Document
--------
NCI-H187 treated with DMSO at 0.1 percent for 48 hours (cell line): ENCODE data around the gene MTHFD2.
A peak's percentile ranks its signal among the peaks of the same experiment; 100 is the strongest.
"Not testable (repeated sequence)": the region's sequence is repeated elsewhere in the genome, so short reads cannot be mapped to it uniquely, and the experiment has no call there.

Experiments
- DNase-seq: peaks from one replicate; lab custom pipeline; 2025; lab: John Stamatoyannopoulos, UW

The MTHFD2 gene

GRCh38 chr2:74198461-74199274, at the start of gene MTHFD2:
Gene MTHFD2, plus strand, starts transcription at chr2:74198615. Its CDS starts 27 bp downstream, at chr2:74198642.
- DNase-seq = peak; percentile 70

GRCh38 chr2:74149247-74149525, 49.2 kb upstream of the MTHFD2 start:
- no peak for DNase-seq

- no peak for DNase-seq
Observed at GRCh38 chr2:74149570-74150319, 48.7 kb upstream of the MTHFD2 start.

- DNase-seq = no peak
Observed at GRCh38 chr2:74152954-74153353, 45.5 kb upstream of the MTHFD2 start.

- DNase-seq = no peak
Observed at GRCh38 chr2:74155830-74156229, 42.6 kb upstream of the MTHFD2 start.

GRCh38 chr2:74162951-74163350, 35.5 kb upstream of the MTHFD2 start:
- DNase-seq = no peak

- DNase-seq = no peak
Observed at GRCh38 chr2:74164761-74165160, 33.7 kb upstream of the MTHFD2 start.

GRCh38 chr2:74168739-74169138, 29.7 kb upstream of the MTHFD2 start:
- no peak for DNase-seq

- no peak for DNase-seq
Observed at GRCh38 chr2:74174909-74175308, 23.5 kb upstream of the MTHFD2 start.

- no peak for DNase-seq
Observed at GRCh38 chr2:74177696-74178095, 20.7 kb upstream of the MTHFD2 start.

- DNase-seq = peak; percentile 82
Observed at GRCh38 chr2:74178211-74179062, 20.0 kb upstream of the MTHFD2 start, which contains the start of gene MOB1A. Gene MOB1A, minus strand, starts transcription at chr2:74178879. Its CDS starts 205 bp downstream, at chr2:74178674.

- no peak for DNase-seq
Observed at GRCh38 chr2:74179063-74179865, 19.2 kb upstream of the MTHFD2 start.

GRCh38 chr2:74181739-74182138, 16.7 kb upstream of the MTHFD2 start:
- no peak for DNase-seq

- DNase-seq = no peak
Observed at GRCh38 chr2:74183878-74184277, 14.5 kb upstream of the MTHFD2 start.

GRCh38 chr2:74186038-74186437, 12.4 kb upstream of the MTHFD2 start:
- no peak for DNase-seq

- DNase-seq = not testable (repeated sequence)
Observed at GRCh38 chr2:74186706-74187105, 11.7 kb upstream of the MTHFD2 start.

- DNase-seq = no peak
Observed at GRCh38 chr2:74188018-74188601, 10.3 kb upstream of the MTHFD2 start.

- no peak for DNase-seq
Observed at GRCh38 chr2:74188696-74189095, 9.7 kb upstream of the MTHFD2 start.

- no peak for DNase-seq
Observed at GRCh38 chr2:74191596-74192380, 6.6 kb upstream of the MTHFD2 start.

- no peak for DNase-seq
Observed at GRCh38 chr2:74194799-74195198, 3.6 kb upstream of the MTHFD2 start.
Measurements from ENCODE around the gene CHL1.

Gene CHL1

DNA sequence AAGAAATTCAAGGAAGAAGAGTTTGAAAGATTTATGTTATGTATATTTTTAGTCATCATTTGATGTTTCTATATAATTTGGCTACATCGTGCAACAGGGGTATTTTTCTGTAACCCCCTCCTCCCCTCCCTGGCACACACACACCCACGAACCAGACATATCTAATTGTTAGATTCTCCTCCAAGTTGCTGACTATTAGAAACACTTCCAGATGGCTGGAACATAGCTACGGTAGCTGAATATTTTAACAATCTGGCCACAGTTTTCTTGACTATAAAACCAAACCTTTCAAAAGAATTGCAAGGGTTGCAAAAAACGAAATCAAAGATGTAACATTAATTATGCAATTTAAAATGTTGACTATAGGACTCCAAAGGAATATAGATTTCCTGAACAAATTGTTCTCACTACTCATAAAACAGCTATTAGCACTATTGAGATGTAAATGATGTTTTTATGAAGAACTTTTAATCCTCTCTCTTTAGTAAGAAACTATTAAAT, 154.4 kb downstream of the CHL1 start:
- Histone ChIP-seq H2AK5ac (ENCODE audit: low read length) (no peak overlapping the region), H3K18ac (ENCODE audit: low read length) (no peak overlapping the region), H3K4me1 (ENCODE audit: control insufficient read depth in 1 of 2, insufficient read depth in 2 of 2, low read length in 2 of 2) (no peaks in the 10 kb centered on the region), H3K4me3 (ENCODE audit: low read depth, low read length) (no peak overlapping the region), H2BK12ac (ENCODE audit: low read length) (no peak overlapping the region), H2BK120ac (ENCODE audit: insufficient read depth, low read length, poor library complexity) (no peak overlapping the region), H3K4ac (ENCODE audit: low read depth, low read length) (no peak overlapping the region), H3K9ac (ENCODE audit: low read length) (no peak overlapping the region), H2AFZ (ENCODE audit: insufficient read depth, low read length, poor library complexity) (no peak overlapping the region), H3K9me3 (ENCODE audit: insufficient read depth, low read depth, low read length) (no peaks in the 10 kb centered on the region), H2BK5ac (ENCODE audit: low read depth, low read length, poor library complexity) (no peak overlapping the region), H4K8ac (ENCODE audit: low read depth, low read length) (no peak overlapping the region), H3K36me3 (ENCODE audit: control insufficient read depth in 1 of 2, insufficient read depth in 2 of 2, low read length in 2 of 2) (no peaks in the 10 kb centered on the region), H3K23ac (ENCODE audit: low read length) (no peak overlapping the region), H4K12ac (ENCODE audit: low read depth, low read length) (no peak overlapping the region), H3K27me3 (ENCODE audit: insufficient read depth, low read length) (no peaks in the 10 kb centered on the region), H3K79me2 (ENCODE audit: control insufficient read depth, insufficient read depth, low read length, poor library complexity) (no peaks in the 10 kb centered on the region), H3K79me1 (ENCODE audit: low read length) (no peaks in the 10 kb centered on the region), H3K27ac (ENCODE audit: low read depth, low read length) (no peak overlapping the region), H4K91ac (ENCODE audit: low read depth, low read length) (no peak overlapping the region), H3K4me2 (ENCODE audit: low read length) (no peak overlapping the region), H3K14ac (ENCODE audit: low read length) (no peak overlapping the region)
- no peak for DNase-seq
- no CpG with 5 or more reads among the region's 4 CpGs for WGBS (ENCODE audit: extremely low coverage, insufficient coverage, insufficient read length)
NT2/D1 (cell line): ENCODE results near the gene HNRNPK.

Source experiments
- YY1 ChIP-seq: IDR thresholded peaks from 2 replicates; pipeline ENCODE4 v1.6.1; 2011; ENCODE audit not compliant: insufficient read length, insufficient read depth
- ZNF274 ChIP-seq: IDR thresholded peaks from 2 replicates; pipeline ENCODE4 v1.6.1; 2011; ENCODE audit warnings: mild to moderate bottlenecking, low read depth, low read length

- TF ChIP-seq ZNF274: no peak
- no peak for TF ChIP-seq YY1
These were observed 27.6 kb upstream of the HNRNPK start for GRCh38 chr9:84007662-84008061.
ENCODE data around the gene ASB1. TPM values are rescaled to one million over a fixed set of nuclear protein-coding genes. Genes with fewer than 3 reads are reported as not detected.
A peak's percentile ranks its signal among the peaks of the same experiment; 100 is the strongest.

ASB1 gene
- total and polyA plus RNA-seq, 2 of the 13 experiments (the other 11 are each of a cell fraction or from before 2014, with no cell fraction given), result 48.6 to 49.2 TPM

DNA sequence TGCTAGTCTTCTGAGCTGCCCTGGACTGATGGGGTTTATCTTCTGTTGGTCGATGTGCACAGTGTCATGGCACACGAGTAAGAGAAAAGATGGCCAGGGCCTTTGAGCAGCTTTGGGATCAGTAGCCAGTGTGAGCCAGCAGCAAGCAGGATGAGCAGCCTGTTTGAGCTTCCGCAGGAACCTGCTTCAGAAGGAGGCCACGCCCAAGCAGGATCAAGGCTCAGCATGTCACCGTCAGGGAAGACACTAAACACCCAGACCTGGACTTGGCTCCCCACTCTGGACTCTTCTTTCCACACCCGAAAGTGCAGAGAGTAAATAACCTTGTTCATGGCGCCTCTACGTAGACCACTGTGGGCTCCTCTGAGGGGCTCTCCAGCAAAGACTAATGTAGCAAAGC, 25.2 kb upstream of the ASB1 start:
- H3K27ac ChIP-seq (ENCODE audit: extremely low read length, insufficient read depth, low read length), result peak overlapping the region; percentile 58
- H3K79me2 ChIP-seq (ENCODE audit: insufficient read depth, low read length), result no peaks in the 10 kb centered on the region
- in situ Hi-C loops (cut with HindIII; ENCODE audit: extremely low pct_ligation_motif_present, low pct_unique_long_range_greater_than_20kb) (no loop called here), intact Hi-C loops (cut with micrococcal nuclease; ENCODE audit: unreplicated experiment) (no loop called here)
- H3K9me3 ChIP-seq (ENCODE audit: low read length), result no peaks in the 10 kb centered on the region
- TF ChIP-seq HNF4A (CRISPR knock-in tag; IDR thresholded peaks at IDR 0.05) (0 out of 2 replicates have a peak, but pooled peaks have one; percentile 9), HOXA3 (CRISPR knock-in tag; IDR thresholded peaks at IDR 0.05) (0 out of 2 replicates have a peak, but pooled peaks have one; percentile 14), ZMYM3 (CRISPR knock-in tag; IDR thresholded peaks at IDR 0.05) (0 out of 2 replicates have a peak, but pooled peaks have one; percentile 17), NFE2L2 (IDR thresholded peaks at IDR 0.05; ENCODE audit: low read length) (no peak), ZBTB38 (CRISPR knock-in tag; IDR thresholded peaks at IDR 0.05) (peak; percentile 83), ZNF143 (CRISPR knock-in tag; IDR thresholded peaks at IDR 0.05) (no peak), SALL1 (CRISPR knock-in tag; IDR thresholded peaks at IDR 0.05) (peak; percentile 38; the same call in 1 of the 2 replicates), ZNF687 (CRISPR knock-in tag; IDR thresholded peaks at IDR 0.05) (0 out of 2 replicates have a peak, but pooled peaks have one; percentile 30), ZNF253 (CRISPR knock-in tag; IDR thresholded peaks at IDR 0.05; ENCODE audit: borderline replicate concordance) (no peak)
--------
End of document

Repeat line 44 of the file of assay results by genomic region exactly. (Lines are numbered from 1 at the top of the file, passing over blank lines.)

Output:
- no peak for DNase-seq